Esther Loeb Kohn helped bridge the gap between Chicago’s volunteer and professional social workers and spent thirty years running the Hull House settlement whenever founder Jane Addams was away on her frequent travels. Kohn left school at fifteen to help raise her younger siblings, but after marrying medical student Alfred D. Kohn in 1894 she studied at the University of Chicago and took voice-training classes in Munich, Paris, and Vienna. After her husband’s sudden death in 1909, she became a Hull House resident and quickly rose through the ranks of volunteers, becoming an administrator and organizing summer camp and children’s activities. Meanwhile, she served as director, vice president, and president of the Social Service Bureau of Jewish Charities from 1921–1941 and helped organize the Jewish Vocational and Employment Service’s Work Shop for Handicapped Persons. She advocated for a variety of pacifist and anti-Nazi groups through the 1930s and 1940s. In 1911, she became a board member of the Immigrants Protective League, where she served for fifty years. After Jane Addams’s death in 1935, committee members argued over how to manage Hull House, and Kohn left in 1941. She continued her charitable work throughout her life.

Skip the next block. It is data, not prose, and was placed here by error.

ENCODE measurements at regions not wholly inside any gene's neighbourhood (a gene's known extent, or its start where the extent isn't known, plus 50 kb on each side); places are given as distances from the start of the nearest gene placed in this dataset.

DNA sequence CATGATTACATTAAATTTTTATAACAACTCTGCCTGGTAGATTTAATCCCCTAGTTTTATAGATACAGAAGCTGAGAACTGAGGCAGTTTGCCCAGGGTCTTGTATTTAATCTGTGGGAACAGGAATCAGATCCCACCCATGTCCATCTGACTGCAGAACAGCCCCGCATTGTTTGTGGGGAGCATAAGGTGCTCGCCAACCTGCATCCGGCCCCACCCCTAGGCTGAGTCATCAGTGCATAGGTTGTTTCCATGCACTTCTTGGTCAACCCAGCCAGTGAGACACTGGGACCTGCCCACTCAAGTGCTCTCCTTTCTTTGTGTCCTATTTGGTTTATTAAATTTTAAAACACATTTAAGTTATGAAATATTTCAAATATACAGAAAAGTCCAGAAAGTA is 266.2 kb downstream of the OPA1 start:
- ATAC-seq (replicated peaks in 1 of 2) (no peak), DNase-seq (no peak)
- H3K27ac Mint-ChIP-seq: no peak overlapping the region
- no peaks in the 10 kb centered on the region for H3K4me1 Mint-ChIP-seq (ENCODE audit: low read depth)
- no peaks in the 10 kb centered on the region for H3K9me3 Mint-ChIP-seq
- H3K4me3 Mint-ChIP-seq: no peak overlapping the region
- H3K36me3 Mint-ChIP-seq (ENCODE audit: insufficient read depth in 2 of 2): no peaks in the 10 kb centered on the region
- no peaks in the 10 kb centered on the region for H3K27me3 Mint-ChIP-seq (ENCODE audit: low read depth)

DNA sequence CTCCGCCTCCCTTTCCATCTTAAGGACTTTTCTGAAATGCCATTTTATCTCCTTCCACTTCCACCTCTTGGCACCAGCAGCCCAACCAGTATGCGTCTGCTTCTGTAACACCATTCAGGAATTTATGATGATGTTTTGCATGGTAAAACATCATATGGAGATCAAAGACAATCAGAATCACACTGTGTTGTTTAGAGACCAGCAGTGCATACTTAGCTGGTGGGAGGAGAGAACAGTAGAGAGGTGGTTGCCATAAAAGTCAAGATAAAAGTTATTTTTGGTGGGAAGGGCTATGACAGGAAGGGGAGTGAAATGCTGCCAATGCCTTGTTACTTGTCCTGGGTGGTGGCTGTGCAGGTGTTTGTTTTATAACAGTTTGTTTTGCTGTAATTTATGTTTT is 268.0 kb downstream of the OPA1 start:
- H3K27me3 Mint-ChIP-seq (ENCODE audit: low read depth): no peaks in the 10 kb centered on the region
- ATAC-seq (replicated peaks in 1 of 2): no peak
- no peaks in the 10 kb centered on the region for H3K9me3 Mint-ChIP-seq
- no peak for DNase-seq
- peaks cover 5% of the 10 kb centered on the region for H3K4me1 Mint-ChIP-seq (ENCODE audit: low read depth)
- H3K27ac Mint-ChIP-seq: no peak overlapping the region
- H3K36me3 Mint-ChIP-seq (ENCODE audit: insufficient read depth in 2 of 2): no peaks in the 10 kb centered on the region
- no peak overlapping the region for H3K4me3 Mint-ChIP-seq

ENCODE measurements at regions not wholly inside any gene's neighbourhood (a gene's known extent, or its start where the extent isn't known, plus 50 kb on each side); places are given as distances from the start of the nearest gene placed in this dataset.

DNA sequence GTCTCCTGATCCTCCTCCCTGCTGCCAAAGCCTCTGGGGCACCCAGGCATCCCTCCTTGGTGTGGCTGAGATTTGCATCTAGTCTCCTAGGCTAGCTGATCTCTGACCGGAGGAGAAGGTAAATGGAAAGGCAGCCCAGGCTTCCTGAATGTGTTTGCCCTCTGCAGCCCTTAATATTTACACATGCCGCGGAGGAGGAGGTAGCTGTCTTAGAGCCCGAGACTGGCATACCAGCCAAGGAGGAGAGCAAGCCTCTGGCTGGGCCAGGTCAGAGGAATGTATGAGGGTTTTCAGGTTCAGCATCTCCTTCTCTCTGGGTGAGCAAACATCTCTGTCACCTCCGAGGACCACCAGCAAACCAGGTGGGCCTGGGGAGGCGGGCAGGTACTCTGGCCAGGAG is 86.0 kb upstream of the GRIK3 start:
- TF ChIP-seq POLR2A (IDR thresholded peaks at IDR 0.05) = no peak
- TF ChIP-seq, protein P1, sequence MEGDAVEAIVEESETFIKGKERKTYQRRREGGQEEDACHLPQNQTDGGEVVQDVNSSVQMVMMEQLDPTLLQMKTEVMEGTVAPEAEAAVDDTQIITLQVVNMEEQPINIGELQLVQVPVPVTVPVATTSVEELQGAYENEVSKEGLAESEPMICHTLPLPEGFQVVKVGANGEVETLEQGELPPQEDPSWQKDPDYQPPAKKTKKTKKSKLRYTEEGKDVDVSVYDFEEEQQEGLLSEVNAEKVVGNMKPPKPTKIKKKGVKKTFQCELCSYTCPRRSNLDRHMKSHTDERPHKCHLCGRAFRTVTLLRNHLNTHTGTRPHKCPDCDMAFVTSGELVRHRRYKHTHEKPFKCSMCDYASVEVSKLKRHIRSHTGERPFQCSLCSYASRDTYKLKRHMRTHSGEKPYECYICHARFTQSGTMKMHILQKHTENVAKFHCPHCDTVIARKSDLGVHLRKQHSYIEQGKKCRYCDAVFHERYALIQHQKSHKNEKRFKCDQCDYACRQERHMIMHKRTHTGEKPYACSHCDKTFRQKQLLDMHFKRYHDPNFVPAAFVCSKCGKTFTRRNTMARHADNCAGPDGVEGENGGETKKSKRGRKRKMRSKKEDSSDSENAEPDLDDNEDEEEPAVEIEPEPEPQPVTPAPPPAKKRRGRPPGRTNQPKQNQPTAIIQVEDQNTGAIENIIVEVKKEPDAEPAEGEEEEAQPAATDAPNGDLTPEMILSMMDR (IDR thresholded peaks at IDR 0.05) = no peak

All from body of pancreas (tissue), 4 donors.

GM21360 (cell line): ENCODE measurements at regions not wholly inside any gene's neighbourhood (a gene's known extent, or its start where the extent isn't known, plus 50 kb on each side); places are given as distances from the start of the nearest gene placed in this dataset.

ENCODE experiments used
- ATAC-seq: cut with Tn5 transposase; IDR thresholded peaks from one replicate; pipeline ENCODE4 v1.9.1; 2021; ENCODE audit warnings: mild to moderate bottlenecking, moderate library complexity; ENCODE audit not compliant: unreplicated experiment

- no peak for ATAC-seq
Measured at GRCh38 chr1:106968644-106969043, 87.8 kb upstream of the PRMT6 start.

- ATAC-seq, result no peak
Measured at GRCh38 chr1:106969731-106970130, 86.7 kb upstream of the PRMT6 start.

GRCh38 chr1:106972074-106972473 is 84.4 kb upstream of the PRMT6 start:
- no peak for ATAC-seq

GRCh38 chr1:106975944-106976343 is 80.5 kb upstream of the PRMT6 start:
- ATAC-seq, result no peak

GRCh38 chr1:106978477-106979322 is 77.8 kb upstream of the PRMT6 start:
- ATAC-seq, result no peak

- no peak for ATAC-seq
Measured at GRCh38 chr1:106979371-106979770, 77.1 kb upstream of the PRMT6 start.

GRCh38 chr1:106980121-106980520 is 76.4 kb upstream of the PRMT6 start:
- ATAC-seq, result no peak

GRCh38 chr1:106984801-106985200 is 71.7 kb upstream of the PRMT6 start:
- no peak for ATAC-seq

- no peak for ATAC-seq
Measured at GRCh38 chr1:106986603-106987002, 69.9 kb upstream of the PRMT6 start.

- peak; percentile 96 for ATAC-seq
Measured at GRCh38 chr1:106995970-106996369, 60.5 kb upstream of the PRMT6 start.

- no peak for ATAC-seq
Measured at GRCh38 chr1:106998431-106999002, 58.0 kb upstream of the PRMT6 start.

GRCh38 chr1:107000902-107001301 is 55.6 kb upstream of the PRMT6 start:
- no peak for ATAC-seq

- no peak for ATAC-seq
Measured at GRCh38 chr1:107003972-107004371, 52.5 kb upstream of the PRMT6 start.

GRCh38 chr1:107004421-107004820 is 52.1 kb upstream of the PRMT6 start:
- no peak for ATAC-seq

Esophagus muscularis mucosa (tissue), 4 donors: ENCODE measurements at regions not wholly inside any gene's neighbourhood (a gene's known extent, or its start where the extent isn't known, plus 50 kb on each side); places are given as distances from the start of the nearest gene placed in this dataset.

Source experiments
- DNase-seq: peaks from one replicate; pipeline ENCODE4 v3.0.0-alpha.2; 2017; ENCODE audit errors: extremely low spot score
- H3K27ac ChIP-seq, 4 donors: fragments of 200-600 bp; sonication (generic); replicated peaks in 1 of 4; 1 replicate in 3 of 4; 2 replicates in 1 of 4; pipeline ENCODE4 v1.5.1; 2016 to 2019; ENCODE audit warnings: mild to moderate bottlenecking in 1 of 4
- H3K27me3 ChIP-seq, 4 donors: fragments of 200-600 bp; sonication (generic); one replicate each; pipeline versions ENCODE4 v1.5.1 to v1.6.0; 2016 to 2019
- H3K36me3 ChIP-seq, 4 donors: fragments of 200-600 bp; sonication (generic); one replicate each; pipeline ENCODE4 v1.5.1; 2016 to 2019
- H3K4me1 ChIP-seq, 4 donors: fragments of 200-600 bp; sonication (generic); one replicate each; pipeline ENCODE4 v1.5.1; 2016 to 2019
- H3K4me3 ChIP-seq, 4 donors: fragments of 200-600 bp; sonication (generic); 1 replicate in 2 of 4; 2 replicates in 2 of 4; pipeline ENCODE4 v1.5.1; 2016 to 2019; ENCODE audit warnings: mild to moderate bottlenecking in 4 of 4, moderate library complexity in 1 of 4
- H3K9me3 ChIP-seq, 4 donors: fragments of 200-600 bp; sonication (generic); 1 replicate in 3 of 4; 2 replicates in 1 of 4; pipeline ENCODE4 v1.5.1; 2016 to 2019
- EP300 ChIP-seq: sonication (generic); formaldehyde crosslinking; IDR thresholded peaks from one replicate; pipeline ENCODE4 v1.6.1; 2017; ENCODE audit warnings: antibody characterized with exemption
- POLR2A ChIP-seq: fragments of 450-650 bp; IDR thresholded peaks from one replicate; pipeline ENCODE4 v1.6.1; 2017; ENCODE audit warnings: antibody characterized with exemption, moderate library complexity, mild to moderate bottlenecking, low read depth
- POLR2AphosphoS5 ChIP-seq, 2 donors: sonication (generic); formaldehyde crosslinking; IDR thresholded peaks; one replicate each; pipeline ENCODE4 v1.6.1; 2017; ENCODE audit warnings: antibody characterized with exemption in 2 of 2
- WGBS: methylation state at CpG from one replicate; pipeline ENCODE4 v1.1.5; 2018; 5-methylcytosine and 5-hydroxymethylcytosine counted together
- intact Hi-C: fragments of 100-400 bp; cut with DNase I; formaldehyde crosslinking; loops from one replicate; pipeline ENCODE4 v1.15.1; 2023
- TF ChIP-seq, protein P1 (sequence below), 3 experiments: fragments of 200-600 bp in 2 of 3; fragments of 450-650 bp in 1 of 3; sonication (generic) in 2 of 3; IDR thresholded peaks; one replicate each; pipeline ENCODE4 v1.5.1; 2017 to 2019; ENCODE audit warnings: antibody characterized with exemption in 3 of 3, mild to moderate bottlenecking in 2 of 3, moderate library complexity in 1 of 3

More on Esther Loeb Kohn
How to cite this page
Jewish Women's Archive. "Esther Loeb Kohn ." (Viewed on June 26, 2019) <https://jwa.org/people/kohn-esther>.